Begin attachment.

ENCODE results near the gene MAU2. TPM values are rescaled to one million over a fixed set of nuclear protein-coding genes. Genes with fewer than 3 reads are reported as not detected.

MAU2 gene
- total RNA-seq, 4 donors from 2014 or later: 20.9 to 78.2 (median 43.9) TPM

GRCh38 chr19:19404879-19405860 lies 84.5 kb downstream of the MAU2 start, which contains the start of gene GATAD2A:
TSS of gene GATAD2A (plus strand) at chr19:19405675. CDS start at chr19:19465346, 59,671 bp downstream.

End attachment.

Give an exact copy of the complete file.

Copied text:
ENCODE results near the gene MAU2. TPM values are rescaled to one million over a fixed set of nuclear protein-coding genes. Genes with fewer than 3 reads are reported as not detected.

MAU2 gene
- total RNA-seq, 4 donors from 2014 or later: 20.9 to 78.2 (median 43.9) TPM

GRCh38 chr19:19404879-19405860 lies 84.5 kb downstream of the MAU2 start, which contains the start of gene GATAD2A:
TSS of gene GATAD2A (plus strand) at chr19:19405675. CDS start at chr19:19465346, 59,671 bp downstream.